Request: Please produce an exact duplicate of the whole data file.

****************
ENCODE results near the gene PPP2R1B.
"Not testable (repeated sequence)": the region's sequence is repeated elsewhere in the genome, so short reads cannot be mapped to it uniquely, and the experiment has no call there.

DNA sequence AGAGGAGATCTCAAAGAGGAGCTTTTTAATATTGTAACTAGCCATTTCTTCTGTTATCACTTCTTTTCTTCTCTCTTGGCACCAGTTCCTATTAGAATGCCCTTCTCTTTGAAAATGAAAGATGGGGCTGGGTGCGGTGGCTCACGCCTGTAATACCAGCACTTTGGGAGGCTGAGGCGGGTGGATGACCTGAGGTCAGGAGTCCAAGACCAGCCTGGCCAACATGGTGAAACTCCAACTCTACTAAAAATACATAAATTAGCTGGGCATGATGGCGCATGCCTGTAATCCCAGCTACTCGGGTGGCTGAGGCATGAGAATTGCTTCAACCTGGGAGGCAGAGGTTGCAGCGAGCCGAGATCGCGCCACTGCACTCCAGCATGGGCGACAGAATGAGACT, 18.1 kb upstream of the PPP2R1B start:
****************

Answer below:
ENCODE results near the gene PPP2R1B.
"Not testable (repeated sequence)": the region's sequence is repeated elsewhere in the genome, so short reads cannot be mapped to it uniquely, and the experiment has no call there.

DNA sequence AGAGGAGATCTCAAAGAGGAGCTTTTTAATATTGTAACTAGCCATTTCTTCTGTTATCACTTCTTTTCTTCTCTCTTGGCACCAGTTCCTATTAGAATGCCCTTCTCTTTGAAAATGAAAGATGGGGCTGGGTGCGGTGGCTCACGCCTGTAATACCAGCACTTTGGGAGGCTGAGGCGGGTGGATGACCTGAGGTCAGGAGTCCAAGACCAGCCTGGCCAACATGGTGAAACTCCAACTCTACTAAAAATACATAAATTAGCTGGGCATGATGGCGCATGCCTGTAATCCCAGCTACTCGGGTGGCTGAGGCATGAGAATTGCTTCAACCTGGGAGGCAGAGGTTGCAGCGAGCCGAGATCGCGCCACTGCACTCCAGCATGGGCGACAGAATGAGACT, 18.1 kb upstream of the PPP2R1B start: